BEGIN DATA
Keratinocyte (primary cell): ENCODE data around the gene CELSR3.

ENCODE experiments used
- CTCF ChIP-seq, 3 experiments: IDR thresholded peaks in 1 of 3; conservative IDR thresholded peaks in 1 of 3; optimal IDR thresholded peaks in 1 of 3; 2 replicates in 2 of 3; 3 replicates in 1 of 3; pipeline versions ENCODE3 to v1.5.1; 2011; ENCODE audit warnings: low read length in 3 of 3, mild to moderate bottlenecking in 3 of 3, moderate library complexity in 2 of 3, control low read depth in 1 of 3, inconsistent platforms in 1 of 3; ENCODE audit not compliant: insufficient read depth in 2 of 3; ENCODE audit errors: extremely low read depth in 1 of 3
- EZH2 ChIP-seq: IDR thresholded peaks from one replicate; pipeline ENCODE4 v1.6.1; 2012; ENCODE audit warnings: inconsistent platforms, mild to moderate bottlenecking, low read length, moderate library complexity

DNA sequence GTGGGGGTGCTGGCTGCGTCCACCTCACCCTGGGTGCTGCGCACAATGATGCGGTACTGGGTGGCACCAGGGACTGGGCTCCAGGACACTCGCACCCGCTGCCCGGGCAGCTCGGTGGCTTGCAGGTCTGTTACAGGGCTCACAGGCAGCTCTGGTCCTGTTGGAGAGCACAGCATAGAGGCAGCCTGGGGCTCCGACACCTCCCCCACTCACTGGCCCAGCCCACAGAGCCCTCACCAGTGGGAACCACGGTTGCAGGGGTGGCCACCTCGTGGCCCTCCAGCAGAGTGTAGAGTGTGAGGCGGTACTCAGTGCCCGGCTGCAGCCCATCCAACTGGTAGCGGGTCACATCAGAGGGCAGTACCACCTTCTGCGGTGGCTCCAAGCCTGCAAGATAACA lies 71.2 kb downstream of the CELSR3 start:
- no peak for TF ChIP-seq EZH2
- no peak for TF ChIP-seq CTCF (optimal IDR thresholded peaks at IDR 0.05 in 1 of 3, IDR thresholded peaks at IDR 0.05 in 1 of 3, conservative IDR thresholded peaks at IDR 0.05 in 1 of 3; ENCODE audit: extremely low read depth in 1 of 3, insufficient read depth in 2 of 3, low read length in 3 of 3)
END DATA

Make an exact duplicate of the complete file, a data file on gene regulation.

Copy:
Keratinocyte (primary cell): ENCODE data around the gene CELSR3.

ENCODE experiments used
- CTCF ChIP-seq, 3 experiments: IDR thresholded peaks in 1 of 3; conservative IDR thresholded peaks in 1 of 3; optimal IDR thresholded peaks in 1 of 3; 2 replicates in 2 of 3; 3 replicates in 1 of 3; pipeline versions ENCODE3 to v1.5.1; 2011; ENCODE audit warnings: low read length in 3 of 3, mild to moderate bottlenecking in 3 of 3, moderate library complexity in 2 of 3, control low read depth in 1 of 3, inconsistent platforms in 1 of 3; ENCODE audit not compliant: insufficient read depth in 2 of 3; ENCODE audit errors: extremely low read depth in 1 of 3
- EZH2 ChIP-seq: IDR thresholded peaks from one replicate; pipeline ENCODE4 v1.6.1; 2012; ENCODE audit warnings: inconsistent platforms, mild to moderate bottlenecking, low read length, moderate library complexity

DNA sequence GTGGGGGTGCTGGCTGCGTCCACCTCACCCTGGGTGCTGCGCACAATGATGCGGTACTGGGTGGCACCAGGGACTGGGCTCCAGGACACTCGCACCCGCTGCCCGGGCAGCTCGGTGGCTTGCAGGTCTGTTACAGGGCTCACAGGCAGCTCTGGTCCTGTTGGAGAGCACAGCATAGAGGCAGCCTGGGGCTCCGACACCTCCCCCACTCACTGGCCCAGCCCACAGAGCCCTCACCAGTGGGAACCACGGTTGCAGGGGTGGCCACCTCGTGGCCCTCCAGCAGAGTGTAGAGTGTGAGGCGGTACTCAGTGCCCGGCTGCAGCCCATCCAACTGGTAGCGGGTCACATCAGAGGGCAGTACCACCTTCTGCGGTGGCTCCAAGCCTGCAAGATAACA lies 71.2 kb downstream of the CELSR3 start:
- no peak for TF ChIP-seq EZH2
- no peak for TF ChIP-seq CTCF (optimal IDR thresholded peaks at IDR 0.05 in 1 of 3, IDR thresholded peaks at IDR 0.05 in 1 of 3, conservative IDR thresholded peaks at IDR 0.05 in 1 of 3; ENCODE audit: extremely low read depth in 1 of 3, insufficient read depth in 2 of 3, low read length in 3 of 3)